She cannot believe what she's hearing. There is a missing six year old on the front of every newspaper, her parents are making distraught appeals in press conferences, and here Sherlock is looking at tox screens. She knows he doesn't do empathy, knows that he cannot possibly understand what the parents are going through, what the little girl is going through, but this is ridiculous.

"Big case like that," she says, "Thought it'd be right up your street."

"It's not my problem."

Molly closes her eyes and puts her head in her hands. She wonders, more often than she should, why the hell she loves him.

"Sherlock, it's a missing child, for God's sake -" Greg is starting to lose his patience. That's the difference between the two of them. Greg is a wreck because he cares, while Sherlock is impeccable in his neatly pressed shirt and trousers. He's clean shaven, his hair washed and sitting just right.

It's awful.

"Go," Molly says. "Please."

"But you need me."

"I'll manage just fine," she replies. She can't believe what she's hearing. Her needing someone to carry her coffee while she muddles her way back from the canteen is nothing compared to the needs of a missing six year old, and yet he can't seem to differentiate between the two.

"Fine," Sherlock says, huffing slightly. He grabs his jacket and pulls it on, then turns to Greg. "But we have to be finished by six, Lestrade."

"If you solve it by six," Greg replies.

"Of course I'll solve it by six," Sherlock retorts. "But I'm back here by six. I can't expect Molly to get home on her own with her leg in that thing."

Molly looks at Greg, their eyes meeting in shared disbelief as Sherlock slips his phone into his pocket and straightens the lapels of his jacket.

"Lead on, Inspector."

Greg blinks, gathers himself, nods at Molly, and departs.

While Molly's stomach twists uncomfortably with the knowledge of the case and its importance, there is a little light in her heart that just manages to whisper through the darkness of it all. No matter how hard she tries to put it out, to ignore it, to remind herself that there are far more important things happening right now, she cannot quite extinguish the knowledge that for fourteen and a half hours, she was more important to Sherlock Holmes than one of his cases.

When the day finally arrives, Sherlock rolls over to look at Molly, who is still sound asleep. She takes up such a small amount of space, even in her own bed, and Sherlock wonders if it's how she always sleeps, or, if he were not here, whether she would be spread out across the mattress taking up as much room as possible.

He shakes her shoulder gently and her eyelids flutter open. She grimaces at the stream of light that has broken through the gap in the curtains and throws her arm over her eyes.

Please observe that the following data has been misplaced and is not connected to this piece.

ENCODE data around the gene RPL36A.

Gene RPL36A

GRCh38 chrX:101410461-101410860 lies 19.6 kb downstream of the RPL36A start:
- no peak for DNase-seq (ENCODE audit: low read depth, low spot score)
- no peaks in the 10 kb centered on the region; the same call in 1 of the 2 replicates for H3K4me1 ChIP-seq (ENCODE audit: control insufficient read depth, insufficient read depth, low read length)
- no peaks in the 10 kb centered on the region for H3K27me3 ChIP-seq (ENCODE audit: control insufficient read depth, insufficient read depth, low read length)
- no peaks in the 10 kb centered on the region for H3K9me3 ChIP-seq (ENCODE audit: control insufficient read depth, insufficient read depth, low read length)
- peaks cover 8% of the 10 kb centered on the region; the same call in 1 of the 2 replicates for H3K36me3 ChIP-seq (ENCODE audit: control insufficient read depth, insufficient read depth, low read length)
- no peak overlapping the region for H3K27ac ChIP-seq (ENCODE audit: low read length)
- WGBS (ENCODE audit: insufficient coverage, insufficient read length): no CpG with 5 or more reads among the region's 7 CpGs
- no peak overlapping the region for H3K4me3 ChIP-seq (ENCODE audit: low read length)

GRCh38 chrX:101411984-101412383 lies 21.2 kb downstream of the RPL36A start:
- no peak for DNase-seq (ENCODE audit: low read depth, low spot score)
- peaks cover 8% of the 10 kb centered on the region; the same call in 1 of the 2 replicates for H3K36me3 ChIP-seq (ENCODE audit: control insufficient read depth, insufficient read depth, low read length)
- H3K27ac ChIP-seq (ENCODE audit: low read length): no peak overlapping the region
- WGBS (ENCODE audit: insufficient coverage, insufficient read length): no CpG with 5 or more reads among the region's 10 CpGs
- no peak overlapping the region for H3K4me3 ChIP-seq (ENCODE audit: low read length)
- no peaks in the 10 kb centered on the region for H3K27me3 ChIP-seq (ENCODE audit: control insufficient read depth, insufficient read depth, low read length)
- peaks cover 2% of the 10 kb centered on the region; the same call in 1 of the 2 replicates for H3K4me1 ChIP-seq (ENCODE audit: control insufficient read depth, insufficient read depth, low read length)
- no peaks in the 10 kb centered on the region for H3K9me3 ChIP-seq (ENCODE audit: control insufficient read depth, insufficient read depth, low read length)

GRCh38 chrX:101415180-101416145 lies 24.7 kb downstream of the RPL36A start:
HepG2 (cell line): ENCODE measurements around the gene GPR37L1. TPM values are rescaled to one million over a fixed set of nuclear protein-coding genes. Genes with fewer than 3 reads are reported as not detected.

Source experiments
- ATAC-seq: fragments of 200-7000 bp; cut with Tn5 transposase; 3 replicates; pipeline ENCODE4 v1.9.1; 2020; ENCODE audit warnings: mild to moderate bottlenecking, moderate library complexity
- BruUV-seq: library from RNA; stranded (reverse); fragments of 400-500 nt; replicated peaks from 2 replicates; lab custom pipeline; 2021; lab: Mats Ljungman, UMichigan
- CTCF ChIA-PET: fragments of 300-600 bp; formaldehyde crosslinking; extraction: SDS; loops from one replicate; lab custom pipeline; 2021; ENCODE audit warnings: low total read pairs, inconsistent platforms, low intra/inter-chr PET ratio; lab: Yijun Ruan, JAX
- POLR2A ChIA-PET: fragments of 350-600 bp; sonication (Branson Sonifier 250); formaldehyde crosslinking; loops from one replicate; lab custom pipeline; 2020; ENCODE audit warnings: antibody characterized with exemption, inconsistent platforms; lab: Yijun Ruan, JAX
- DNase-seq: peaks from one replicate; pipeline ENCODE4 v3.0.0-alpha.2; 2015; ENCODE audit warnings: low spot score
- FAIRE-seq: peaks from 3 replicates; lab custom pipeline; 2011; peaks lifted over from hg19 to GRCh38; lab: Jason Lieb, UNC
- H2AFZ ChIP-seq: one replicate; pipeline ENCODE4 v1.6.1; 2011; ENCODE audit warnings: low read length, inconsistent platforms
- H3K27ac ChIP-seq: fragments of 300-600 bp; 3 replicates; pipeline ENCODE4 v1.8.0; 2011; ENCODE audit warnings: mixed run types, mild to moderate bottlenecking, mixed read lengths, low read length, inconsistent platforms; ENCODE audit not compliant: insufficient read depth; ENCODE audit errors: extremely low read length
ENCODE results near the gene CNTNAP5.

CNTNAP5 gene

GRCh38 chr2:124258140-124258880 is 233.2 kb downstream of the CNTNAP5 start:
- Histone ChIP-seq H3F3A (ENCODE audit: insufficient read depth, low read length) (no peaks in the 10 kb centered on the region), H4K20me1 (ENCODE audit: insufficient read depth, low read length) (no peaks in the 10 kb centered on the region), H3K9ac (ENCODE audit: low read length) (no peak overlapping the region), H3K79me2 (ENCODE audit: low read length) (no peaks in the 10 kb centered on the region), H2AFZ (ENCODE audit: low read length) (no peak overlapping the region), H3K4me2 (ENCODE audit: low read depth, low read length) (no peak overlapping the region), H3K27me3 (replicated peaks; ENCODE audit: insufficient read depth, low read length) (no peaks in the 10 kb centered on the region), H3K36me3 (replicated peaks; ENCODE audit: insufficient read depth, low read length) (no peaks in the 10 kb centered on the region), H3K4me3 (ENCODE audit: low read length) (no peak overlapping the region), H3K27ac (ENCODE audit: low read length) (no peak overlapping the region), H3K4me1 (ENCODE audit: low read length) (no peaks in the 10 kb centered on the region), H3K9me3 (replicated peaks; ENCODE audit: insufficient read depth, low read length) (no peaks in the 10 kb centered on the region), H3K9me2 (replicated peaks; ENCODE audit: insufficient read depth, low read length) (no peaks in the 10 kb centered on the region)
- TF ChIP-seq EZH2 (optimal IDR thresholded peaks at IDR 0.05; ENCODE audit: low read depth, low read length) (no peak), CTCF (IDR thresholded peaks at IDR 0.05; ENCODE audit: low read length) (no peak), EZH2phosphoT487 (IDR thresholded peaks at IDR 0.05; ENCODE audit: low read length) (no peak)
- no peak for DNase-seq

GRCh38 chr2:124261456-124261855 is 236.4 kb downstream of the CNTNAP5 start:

"We have to leave in an hour," he says, his voice breaking the silence.

She groans and pulls the duvet up higher. She's not good at mornings, he has discovered. He had always expected the opposite of someone so terminally chirpy, but he now knows it's all just the coffee talking.

He sits up, throws the covers off of himself and swings his legs out of the side of the bed. He swallows down a yawn, determined not to let his body display any signs of tiredness, and gets up, grabbing his dressing gown as he heads towards the lounge.

"I'll put the kettle on," he says.

Molly murmurs something indistinct, and he shakes his head before he goes to fix some coffee.

When they arrive at the hospital, Sherlock thinks vaguely that this will be the last time he has to help her out of a taxi, that he won't ever have to hear the thunk click of her crutches ever again as he walks alongside her. He shrugs off the thought and waits as patiently as he can for her to navigate up the steps of the Bart's entrance.

She goes in with the nurse on her own, and he likes that. The people before her have gone in with anxious expressions (they've heard about the saw, he assumes) and drag in their chaperones with them. Molly, on the other hand, tells him she'll see him in a minute, and disappears.

He gets bored very quickly, and considers making a trip to the morgue to see if there's anything interesting in, but then realises that if Molly's not working, he won't be allowed through the door.

After what feels like an age, Molly reappears, a broad smile on her face. She is walking awkwardly, but she's out of practice so that's to be expected. Sherlock gets up, and they walk towards the lifts, more slowly than even when she was on crutches. Her leg is still delicate, except now it's delicate and unprotected. It's also still sore, he can tell from the way she bites her lip occasionally.

He hails a taxi when they reach the street, and opens the door for her, watching her carefully as she climbs in and takes her seat. Sherlock follows swiftly and relays Molly's address to the driver. Molly smiles, and they ride back to her place in silence.

They soon arrive, and Sherlock thrusts some money at the driver and climbs out of the cab. When Molly is out too, he pushes the door shut and walks towards the entrance of Molly's apartment block. It is a few seconds before he realises that she is not walking with him.

"What?" he asks.

Molly shrugs. "I just thought you'd be..." she looks around, mulling over her words, "...going back to Baker Street."

His face goes cold, and it feels as though something heavy has dropped in his stomach.

"Not that I'm trying to get rid of you!" she says in a rush, "Not at all! But I just thought...well I thought John would probably let you back in now."

He doesn't tell her that John had returned his key to him after his first week away from 221B. He's not sure she'd understand. He doesn't understand it himself.

"Sorry," he says, "Force of habit."

He starts to walk towards the main road. He doesn't often feel like an idiot, but when he does, nine times out of ten it's Molly Hooper who's to blame.

He doesn't like it.


He turns at the sound of her voice, and she's still standing in the same spot. She chews her lip, just for a second, nervous, apparently, and then words spill from her mouth.


He's grown used to her garbled babbling, and so he doesn't need her to repeat. Curiously, when she's like this, she speaks at the same speed at which his brain processes words. It's quite nice to not have to wait around for the ends of sentences.

Sherlock doesn't answer her question, but walks back to her, and her smile, which grows as he approaches.

He's not ready to go home. Not yet.

The End.